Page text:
With members of the family all together, a visit to the Martinborough vignoble was in order. Accompanying SWMBO and myself were Jubes, Mags, Wilco Johnny, Lithe Lisa, Flautist Aaaron and Dave-Man, making a lively party keen to taste wine. The aim was to visit producers run by families, to make the day a family affair.
After a heady drive over the Rimutakas and a settling coffee with muffins, we converged on The Cabbage Tree Vineyard where owner and winemaker David Bull showed us his hands-on artisanal operation. It’s just him and his wife Winifred here. The group liked the riper, subtle, stonefruity and weighty 2008 Cabbage Tree Semillon. I was more taken by the 2008 Cabbage Tree Chardonnay with its bold palate and prominent oaking. Fitting right in the Martinborough mould of ripe, savoury fruit and substance with structure, the 2008 Cabbage Tree Pinot Noir was also well-received. Cool, herb-like flavours marked the bouquet of the 2008 Cabbage Tree Merlot, this redeemed by the milk-chocolate flavours and richness on the palate. This first visit was an excellent and very personal introduction to the delights of wine growing.
The next call was to the BioGro certified Vynfields and a session with the elegant owner Kaye McAulay. The classy setting of the two storey villa was the perfect backdrop. We were the first public to taste their NV Vynfields ‘Bliss’ Sparkling Riesling. Though with 20 g/L rs, this seemed drier, but the same lovely lime and honeysuckle flavours were on show. A 2010 Vynfields Dry Riesling was just that. Dry, minerals and limes and a firm line. The 2009 Vynfields ‘Mad Rooster’ polarised the group, some enjoying the savoury spicy confected flavours, the others finding it too rustic. There was no doubt about the stylishness of the 2010 Vynfields Pinot Noir, with its excellent fruit depth and fine, proportioned lines. Talk of organics and biodynamics made us all feel a little more moral and righteous, and we enjoyed our time on the higher ground.
Wine-fuelled hunger drove us to see Marvellous Marvin at the meal-time diner. That refreshed us adequately to continue our vinous journey to meet up with that petit-powerhouse Helen Masters, winemaker at Ata Rangi. This is truly a family concern, with hubby Ben in the background and Clive and Ali, sibling owners all on hand. The new season releases were tasted. A 2011 Ata Rangi Summer Rosé was a benchmark for the style with its bright red fruits and thirst-quenchability. The 2009 Ata Rangi ‘Craighall Chardonnay was as rich and textured, and as complex as the last time I saw it. The new 2010 Ata Rangi ‘Crimson’ Pinot Noir shows its cooler fruit-ripening build up, and was racy and zesty in a fresh and lively way. Much more complete was the 2010 Ata Rangi Pinot Noir. While it shows the vintage too, it is on another plane, or should I say planet? Rounding off the tasting was the 2011 Ata Rangi ‘Kahu’ sticky. Minerals and marmalade, tight and ageworthy, yet already deliciously luscious and decadent.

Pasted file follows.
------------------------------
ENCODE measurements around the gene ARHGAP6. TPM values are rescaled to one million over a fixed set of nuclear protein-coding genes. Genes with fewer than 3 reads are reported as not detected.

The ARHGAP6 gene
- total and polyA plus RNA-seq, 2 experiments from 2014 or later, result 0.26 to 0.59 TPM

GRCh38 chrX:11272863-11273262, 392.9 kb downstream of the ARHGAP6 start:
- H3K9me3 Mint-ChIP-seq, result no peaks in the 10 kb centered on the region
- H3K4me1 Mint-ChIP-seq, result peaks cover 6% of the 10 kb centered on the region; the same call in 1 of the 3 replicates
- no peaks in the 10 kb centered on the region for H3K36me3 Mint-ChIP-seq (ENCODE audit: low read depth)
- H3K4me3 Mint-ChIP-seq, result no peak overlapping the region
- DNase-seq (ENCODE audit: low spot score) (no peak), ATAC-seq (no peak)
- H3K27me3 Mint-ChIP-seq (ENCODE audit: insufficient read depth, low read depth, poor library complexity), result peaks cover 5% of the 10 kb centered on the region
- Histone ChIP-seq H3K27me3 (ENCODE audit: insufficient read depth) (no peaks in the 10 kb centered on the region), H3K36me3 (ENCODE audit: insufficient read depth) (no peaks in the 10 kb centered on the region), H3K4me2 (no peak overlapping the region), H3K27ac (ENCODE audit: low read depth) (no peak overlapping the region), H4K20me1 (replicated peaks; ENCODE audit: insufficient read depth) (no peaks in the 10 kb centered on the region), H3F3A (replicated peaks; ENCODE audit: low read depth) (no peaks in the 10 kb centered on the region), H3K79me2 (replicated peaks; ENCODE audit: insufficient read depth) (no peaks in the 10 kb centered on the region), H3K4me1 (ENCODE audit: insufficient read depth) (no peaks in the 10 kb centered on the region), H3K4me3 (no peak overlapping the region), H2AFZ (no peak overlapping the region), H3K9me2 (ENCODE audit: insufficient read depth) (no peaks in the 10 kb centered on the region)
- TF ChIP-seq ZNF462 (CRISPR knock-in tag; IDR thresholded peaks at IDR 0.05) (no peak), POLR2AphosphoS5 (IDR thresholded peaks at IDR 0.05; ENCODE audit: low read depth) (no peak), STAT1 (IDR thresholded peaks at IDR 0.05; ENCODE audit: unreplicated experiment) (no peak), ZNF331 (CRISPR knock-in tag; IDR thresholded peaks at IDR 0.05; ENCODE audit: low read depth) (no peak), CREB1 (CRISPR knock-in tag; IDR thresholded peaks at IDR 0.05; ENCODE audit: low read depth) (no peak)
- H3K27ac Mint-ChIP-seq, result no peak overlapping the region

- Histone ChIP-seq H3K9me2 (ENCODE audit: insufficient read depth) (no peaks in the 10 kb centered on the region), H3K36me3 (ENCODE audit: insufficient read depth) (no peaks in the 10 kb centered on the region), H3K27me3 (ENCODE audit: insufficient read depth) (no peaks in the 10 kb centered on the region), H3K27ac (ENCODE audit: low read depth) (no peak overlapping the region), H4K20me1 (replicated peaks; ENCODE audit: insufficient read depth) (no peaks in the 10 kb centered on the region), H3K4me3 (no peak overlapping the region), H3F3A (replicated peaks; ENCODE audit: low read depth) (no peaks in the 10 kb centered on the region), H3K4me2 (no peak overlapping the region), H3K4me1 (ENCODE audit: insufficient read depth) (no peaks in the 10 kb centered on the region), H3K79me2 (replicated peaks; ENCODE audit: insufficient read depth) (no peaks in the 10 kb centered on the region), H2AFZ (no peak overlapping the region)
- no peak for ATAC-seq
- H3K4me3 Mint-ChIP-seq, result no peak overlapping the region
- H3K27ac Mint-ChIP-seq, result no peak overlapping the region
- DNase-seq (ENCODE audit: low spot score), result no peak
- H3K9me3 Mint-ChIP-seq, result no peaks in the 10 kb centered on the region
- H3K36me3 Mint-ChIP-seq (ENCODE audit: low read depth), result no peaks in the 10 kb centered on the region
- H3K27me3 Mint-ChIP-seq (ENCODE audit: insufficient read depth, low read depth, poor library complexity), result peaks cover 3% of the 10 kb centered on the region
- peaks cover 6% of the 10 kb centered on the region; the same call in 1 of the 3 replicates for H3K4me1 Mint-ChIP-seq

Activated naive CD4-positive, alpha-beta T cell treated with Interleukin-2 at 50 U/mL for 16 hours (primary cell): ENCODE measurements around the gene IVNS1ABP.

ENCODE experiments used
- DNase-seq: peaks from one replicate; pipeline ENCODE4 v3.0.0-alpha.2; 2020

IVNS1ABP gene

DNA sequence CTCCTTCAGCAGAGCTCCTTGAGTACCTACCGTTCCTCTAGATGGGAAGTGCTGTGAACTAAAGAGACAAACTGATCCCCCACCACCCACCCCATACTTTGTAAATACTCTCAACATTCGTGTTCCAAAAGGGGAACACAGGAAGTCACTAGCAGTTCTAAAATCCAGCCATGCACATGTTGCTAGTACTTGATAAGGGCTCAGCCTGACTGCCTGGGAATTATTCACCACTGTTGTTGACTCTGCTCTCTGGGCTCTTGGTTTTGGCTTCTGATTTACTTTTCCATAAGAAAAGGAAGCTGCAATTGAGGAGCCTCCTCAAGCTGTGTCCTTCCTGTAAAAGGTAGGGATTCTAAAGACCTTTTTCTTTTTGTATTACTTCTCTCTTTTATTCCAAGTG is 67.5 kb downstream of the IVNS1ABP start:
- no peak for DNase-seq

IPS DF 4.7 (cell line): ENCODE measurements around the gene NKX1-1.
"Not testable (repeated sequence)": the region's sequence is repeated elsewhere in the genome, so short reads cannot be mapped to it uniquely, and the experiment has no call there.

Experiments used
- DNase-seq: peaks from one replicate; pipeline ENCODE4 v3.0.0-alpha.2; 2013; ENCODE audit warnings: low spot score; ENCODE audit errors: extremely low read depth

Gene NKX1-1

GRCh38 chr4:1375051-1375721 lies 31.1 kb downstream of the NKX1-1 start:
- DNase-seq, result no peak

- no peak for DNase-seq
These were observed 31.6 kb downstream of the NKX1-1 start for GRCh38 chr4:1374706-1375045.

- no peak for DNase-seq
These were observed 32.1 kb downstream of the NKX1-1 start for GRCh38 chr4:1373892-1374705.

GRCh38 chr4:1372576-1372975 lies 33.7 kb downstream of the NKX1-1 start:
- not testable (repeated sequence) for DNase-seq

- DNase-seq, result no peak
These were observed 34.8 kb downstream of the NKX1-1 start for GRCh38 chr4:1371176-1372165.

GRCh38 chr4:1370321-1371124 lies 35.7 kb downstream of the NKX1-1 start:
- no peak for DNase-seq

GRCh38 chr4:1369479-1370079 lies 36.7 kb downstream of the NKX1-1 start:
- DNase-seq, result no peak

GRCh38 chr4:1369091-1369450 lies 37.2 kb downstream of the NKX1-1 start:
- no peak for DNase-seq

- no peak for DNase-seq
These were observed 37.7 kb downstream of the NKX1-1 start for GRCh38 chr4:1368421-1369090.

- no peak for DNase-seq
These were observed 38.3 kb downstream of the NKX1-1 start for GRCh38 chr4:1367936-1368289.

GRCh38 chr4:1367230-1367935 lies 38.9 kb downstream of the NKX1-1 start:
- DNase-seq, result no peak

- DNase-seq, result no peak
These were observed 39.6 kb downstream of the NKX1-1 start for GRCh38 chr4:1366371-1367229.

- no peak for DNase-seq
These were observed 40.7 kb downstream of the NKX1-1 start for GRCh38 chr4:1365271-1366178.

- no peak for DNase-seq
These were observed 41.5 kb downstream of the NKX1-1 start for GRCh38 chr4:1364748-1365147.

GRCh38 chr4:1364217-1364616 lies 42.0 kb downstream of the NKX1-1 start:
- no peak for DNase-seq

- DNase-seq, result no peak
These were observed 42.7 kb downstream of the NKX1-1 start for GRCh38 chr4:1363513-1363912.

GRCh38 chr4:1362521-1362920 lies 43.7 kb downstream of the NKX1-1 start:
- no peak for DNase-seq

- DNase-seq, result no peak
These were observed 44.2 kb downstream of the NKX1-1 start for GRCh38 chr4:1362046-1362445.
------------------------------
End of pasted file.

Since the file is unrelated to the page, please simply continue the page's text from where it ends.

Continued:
Our final port of call was the giant of the region, Te Kairanga. Also family-owned, in this case by the Foleys, GM Andrew Shackleton gave us a tour of the impressively functional engine room. Then off to a tasting. The 2010 Te Kairanga Sauvignon Blanc showed very good gooseberryness with some weight and body. A range of Chardonnays was my pick. The 2009 Te Kairanga Chardonnay citrussy and oaky, quite up-front and clear-cut was surpassed by the 2009 Te Kairanga ‘Runholder’ Chardonnay showing more barrel-ferment creaminess and nutty oxidative complexities, which in turn was surpassed by the 2008 Te Kairanga ‘Casarina’ Chardonnay, more complete still. The same progression was seen in the Pinot Noirs, the 2009 Te Kairanga Pinot Noir fruity and linear, quite correct, then a more rich and sweeter 2007 Te Kairanga ‘Runholder’ Pinot Noir, showing some mushroom interest. Even more savoury and gamey was the 2007 Te Kairanga ‘John Martin’ Pinot Noir.
By then it was time to head back home, over the hill, to proceed with the evening activities. They say a family that plays together, stays together. Very true indeed.